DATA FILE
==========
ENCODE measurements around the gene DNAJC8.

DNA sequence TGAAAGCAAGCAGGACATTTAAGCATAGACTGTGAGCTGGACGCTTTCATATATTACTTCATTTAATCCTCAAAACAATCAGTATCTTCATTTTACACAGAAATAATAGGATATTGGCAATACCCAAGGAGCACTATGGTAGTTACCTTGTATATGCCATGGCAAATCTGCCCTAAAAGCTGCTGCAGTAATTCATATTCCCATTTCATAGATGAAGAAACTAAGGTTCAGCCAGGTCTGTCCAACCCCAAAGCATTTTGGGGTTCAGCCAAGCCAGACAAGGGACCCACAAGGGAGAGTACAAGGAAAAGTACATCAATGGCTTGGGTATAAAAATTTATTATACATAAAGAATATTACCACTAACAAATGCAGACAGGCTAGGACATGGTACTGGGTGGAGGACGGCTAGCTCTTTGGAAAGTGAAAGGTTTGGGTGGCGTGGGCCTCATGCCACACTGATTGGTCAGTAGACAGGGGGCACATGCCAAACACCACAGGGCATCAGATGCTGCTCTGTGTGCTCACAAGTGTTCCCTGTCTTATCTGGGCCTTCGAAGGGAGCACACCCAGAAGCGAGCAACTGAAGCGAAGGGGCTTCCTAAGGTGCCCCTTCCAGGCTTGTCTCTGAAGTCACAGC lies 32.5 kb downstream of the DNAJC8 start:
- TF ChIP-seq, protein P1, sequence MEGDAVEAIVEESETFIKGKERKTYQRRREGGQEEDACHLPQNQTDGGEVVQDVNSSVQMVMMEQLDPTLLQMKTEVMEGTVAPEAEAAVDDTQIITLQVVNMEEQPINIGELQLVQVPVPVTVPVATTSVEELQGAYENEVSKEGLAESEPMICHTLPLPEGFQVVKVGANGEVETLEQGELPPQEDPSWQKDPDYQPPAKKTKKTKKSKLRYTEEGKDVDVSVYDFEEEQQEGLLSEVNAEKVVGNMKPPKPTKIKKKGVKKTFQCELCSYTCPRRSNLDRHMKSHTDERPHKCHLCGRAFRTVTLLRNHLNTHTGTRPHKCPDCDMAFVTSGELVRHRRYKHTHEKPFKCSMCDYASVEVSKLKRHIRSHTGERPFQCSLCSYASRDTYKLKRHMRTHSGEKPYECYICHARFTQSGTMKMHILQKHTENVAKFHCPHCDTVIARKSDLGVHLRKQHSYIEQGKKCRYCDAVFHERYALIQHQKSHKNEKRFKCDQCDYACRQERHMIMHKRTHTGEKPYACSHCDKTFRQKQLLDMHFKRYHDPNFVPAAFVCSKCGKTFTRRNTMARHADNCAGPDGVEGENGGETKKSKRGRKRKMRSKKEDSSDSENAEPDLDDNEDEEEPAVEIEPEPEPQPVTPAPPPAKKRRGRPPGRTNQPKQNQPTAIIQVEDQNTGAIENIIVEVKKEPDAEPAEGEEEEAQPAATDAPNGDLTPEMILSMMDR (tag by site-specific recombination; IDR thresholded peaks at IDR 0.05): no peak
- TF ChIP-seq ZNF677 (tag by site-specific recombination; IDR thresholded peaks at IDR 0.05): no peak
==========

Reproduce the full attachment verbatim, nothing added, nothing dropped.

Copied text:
ENCODE measurements around the gene DNAJC8.

DNA sequence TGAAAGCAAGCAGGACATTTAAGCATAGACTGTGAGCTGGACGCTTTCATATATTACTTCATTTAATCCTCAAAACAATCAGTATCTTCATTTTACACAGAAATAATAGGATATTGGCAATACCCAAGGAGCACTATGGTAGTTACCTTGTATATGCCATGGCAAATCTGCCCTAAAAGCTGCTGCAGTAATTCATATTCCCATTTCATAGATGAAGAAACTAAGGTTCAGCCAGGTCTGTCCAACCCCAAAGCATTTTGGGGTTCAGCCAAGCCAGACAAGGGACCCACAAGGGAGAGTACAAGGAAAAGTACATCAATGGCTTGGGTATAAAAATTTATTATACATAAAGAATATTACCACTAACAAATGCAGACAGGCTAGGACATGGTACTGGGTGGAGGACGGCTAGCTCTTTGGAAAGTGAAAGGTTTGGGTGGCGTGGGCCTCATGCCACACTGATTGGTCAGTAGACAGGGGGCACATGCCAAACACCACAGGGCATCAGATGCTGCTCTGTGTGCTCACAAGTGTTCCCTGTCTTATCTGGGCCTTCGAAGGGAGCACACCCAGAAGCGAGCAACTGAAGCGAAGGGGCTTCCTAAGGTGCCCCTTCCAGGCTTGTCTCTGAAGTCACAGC lies 32.5 kb downstream of the DNAJC8 start:
- TF ChIP-seq, protein P1, sequence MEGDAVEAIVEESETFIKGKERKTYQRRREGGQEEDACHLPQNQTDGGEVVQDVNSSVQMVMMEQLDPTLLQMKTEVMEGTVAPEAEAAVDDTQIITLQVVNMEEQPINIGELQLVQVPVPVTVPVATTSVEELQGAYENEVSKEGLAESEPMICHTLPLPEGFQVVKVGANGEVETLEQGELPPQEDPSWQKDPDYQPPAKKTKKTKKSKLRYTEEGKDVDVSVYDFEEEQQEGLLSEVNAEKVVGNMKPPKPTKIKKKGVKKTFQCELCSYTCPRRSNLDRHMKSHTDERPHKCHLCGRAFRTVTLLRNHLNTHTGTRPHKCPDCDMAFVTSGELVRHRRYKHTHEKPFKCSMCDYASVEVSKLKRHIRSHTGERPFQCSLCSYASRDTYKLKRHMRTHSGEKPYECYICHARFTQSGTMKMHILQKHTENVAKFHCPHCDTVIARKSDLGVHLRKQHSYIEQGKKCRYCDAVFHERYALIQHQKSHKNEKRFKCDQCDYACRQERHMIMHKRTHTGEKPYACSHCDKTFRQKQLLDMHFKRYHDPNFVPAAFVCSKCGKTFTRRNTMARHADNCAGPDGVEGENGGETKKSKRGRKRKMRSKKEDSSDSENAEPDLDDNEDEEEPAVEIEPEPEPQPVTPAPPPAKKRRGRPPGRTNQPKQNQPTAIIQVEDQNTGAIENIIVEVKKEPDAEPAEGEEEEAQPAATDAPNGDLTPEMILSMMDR (tag by site-specific recombination; IDR thresholded peaks at IDR 0.05): no peak
- TF ChIP-seq ZNF677 (tag by site-specific recombination; IDR thresholded peaks at IDR 0.05): no peak